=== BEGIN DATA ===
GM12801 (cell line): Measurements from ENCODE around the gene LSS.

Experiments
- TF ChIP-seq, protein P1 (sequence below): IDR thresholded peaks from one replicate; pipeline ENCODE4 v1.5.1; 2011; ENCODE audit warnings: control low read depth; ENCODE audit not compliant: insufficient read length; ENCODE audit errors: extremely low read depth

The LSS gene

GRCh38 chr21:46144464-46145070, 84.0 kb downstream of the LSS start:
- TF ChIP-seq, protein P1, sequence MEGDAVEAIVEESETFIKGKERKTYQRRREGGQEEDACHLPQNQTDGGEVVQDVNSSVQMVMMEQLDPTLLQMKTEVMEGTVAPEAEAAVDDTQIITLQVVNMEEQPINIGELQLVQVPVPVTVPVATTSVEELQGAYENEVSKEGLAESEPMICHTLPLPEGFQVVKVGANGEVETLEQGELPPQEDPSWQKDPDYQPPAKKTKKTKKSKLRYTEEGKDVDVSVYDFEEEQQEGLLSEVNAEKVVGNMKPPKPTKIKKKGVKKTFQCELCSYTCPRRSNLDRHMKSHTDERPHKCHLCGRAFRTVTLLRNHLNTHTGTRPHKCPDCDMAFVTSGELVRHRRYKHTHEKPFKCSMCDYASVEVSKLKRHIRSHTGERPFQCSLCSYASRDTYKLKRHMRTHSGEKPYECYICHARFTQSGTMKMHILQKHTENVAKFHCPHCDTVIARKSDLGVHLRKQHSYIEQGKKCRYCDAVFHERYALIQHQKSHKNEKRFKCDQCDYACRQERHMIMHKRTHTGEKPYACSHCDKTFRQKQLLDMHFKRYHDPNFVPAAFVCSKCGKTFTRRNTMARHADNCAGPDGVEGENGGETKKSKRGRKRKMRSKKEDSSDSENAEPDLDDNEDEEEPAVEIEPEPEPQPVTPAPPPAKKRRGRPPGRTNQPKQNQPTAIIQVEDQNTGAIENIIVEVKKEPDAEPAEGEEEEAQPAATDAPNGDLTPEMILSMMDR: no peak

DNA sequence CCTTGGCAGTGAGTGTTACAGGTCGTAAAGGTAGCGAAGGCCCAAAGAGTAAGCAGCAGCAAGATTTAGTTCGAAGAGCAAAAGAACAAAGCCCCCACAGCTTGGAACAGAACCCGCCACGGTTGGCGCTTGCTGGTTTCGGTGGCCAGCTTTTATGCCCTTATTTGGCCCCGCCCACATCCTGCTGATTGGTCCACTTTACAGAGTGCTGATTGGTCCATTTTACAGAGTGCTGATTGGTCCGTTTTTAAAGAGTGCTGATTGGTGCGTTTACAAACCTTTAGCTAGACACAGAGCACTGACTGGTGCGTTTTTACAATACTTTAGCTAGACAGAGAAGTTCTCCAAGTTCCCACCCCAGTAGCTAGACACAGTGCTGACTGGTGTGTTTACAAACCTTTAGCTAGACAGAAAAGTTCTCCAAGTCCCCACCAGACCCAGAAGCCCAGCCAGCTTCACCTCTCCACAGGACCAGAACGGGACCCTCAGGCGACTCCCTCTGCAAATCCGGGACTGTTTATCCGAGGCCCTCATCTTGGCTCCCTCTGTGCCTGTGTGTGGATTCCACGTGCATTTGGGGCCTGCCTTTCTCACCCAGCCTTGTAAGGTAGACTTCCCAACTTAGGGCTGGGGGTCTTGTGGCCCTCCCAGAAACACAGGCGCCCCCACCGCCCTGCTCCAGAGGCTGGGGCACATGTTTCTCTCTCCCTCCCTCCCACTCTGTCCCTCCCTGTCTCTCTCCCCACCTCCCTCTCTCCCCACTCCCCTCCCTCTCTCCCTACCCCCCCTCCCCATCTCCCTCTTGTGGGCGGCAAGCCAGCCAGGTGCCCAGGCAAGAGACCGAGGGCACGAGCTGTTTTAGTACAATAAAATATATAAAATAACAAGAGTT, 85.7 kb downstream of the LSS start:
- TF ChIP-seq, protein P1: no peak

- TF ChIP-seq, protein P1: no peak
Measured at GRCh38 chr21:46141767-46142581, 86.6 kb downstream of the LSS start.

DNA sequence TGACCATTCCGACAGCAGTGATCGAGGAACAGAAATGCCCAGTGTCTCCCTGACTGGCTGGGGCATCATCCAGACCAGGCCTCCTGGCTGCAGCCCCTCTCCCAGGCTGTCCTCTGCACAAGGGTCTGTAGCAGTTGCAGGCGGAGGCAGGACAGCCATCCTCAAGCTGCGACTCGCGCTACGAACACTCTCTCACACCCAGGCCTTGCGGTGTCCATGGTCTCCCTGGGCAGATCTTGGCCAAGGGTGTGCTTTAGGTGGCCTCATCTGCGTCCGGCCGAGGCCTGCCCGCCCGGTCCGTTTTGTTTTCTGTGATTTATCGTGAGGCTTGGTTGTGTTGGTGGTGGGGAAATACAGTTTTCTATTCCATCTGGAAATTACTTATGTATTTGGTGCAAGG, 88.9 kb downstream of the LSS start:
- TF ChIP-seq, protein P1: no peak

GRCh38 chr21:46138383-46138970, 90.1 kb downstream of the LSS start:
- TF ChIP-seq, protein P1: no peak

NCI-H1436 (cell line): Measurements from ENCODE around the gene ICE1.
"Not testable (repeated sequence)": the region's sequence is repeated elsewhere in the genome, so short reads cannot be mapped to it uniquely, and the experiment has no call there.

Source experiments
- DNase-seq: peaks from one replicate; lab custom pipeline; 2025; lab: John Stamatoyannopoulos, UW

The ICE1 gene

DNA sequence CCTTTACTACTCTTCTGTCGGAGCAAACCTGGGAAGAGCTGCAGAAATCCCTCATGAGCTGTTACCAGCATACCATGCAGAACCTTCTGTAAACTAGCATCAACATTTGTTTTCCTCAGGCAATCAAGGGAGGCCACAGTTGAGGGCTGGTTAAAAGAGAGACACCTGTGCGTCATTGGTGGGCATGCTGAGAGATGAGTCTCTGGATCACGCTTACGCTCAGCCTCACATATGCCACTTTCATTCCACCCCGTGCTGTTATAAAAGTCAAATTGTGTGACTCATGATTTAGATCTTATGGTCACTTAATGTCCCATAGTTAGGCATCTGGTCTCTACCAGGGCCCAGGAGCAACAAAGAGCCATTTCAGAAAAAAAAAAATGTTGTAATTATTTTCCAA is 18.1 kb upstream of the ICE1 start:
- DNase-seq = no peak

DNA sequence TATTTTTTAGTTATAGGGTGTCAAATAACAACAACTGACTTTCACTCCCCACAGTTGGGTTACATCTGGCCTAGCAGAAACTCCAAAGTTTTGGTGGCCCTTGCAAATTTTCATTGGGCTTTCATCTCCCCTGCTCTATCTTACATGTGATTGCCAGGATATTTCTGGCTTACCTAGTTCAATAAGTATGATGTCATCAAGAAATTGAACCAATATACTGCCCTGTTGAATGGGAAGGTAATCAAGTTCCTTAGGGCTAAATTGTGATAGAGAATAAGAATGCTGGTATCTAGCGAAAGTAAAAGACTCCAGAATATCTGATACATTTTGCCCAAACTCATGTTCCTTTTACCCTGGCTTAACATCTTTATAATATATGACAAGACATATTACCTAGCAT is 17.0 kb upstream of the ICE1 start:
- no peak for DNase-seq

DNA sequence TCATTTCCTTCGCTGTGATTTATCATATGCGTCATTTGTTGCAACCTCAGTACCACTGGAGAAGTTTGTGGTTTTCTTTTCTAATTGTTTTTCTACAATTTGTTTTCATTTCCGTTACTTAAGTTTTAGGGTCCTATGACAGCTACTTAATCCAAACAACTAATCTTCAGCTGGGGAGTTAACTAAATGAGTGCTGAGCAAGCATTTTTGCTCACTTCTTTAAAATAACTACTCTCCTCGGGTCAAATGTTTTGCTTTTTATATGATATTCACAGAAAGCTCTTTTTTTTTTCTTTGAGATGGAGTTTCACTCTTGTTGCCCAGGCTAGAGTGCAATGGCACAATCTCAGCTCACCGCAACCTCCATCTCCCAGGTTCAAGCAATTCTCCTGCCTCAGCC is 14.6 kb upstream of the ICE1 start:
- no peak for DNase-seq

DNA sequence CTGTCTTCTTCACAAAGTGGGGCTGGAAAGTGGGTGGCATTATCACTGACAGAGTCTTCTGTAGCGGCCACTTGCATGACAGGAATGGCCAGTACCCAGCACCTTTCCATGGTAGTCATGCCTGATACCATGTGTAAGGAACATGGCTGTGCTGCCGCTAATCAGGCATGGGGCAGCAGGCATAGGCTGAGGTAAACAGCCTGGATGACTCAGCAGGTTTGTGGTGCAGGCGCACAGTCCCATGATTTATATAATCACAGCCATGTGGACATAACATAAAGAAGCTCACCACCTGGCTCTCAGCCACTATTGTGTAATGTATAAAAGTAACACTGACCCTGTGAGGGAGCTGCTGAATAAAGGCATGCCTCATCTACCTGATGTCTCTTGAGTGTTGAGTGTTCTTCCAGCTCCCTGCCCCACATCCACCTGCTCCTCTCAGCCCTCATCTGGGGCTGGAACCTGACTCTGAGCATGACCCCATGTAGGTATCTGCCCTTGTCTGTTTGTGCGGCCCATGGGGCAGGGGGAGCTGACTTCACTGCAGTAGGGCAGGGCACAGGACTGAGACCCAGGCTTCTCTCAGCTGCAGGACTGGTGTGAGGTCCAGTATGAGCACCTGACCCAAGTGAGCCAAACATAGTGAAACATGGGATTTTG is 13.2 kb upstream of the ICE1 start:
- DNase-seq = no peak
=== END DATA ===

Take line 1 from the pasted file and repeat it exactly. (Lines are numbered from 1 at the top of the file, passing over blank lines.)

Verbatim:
GM12801 (cell line): Measurements from ENCODE around the gene LSS.